One of the biggest trends and most effective methods of marketing is storytelling. Brands need to do more than sell. Consumers want to be advocates for the brands they love, share it with their friends, and have an urge to make a personal connection. It’s more important than ever that brands do more—they need to share their “why,” and it needs to be authentic. Unruled lives their brand and embodies the tenets of sustainability and creativity every day. They aren’t just selling a notebook—they’re selling a lifestyle and a mindset.

"It’s more important than ever that brands do more—they need to share their “why,” and it needs to be authentic. Unruled lives their brand and embodies the tenets of sustainability and creativity every day."

Like all teams at The Garage, they’ve hit roadblocks. But their entrepreneurial hustle and bootstrapping game is strong. They’ve been on campus all summer working on Unruled full time as part of The Garage’s Wildfire pre-accelerator program. Just the other day, they were spotted pushing two huge carts of their newest shipment of 1,000 notebooks across campus in the August heat, and didn’t miss a beat before immediately making in person sales of their new product. As core members of Northwestern’s entrepreneurial ecosystem and Residents at The Garage, Unruled is working to forge a new path and we are super excited to support them on their journey, and can’t wait to see what’s next.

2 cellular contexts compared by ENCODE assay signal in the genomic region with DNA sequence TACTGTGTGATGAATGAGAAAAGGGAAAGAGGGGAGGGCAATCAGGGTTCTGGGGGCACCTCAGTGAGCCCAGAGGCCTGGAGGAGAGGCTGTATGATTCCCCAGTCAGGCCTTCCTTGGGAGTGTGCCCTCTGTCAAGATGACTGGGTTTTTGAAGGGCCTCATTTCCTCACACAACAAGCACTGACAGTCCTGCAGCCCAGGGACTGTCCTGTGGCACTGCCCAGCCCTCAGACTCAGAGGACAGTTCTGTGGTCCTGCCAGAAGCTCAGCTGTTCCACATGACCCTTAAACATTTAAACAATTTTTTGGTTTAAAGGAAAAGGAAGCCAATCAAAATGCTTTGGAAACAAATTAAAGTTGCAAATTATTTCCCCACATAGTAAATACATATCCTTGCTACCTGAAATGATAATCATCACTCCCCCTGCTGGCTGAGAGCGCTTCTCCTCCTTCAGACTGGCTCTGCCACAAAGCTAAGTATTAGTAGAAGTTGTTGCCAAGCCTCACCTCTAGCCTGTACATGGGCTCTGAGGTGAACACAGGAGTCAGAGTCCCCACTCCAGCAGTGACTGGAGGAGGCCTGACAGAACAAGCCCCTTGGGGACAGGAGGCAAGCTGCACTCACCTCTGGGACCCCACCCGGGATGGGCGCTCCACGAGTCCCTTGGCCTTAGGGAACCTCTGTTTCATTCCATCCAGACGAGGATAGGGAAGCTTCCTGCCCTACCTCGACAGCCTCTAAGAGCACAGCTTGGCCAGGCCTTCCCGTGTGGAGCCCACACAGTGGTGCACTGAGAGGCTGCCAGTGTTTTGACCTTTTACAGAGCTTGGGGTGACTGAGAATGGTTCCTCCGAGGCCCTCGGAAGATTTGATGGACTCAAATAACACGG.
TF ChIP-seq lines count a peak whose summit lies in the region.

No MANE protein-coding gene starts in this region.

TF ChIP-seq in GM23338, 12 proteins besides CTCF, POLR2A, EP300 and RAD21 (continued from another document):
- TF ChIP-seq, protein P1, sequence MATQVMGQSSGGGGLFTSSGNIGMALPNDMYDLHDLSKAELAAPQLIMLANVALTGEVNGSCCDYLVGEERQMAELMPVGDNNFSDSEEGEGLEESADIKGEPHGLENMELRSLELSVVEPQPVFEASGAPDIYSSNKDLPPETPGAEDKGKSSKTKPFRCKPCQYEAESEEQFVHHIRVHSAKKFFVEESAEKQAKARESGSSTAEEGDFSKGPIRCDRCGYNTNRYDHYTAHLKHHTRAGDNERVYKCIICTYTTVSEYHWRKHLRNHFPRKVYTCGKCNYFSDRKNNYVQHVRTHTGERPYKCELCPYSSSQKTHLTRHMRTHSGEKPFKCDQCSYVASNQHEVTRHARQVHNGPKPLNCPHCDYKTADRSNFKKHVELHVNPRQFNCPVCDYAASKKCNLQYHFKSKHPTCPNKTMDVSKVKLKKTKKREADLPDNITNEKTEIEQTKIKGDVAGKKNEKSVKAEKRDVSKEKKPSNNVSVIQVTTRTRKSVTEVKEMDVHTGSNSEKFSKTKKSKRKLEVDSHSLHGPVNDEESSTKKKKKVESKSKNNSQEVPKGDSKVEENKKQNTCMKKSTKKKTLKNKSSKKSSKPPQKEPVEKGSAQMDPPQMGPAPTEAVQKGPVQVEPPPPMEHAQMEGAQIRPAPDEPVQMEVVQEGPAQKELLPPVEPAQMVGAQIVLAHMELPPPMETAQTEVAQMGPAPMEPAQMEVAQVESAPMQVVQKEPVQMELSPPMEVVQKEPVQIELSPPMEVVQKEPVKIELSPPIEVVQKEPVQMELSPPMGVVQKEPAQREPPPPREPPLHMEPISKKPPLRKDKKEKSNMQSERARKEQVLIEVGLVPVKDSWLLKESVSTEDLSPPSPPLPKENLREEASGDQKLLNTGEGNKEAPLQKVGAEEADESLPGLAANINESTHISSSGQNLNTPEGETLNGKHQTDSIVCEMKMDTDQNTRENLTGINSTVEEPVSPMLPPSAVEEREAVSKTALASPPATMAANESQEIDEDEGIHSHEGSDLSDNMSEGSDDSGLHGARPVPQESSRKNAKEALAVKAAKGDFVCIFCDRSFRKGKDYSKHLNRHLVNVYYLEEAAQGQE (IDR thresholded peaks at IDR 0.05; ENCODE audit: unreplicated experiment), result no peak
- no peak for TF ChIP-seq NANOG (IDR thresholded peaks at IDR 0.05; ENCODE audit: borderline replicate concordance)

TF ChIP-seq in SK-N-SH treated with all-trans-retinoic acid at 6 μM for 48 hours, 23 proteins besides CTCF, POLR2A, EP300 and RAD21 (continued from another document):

Lexy PraegerComment
Get Your Creative Juices Flowing with This Visual Thinking Exercise

By Lexy Praeger

When it comes to visual notetaking, sometimes the hardest part is putting pen to paper. Our brains are so used to working overtime to fit complex concepts between thin blue lines, that a blank page scares us. We have ideas in our head, but we don’t know how to represent them visually on paper. We’re not all artists, and we’re terrified to stain the space with our own personal touch. But instead of thinking between the lines, it’s time to think beyond them.

On a YouTube video binge yesterday, I stumbled upon a hidden gem by Dave Gray called “Squiggle Birds.” Inspired by his friend Chris Glynn, “a fine teacher who teaches fine things,” Gray demonstrated a fun way for us to break through these fears and find comfort in the blank space. Squiggle Birds is the first step to letting your ideas fly.

If you’re feeling adventurous and have five minutes to spare, I recommend giving it a try by following these three simple steps:

1. Grab your Unruled notebook (or a blank sheet of paper) and your favorite pen.

2. Start off by drawing a bunch of quick, random squiggles all over the page. Don’t think too hard. Just let your pen go.

3. Finally, transform each squiggle into a bird by adding a beak, an eye, two feet, and a tail. Once again, don’t think too hard. Throw in a few features, and let your mind fill in the rest.